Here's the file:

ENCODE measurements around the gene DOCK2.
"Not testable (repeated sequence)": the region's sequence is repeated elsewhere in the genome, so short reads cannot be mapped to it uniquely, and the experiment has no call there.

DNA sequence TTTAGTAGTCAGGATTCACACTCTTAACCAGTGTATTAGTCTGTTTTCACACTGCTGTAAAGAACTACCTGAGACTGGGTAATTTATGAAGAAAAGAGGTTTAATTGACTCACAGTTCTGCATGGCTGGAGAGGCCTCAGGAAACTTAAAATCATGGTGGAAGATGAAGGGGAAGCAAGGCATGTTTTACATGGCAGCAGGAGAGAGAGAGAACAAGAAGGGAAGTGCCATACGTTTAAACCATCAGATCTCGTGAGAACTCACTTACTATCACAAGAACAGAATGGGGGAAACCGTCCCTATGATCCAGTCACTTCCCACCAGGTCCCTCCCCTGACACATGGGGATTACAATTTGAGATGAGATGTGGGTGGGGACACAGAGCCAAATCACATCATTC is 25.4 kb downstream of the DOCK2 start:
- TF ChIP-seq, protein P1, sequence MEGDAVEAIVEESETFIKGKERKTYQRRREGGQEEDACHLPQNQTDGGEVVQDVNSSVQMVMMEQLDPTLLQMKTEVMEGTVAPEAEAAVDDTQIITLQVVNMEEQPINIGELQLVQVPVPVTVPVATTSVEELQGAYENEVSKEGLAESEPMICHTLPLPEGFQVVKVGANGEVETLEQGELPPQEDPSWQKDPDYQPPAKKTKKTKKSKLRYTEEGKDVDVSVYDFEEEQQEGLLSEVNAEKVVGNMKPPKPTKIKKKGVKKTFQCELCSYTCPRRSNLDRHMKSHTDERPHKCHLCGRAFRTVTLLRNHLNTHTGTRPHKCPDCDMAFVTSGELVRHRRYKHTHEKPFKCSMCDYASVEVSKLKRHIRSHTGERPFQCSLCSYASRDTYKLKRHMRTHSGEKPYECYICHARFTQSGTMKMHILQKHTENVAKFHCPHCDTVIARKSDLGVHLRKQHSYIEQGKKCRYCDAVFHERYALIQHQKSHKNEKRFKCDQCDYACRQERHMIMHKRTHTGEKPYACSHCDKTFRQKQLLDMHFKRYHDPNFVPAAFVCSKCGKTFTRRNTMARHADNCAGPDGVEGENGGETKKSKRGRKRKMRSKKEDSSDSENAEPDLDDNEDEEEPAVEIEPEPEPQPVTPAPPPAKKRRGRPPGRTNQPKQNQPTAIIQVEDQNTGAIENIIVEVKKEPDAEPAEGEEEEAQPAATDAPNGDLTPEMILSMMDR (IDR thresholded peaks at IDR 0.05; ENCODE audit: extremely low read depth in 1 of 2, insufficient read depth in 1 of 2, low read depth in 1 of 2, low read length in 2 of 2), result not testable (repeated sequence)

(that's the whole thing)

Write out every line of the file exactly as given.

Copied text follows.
ENCODE measurements around the gene DOCK2.
"Not testable (repeated sequence)": the region's sequence is repeated elsewhere in the genome, so short reads cannot be mapped to it uniquely, and the experiment has no call there.

DNA sequence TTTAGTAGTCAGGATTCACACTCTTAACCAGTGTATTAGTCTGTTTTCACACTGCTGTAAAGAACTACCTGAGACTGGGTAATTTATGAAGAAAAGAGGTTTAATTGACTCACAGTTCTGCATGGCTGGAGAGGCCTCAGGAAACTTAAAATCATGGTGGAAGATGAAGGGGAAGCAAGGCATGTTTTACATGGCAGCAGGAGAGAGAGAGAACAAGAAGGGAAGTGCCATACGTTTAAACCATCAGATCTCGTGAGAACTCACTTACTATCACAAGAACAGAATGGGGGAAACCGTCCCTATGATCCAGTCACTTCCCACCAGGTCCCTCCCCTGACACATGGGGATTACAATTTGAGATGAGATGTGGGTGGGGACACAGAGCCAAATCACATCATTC is 25.4 kb downstream of the DOCK2 start:
- TF ChIP-seq, protein P1, sequence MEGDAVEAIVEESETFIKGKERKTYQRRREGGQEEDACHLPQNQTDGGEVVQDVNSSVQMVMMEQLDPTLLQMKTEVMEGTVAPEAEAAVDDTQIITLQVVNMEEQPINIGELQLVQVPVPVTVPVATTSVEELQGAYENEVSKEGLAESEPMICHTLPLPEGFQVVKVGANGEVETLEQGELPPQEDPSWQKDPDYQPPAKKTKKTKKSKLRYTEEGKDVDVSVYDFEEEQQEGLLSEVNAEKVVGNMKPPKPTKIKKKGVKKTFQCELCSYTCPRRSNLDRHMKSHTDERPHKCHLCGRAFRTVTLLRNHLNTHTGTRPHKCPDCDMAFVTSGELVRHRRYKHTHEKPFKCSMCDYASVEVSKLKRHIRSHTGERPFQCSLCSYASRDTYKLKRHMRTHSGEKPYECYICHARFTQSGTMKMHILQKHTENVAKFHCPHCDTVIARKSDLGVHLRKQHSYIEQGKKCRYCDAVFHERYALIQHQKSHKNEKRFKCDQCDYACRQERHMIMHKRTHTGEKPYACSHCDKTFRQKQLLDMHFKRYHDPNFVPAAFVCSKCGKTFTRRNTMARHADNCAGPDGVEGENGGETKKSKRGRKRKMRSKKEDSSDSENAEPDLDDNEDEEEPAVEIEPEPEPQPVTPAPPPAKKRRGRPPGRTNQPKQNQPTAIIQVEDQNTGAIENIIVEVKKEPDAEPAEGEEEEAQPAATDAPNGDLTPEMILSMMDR (IDR thresholded peaks at IDR 0.05; ENCODE audit: extremely low read depth in 1 of 2, insufficient read depth in 1 of 2, low read depth in 1 of 2, low read length in 2 of 2), result not testable (repeated sequence)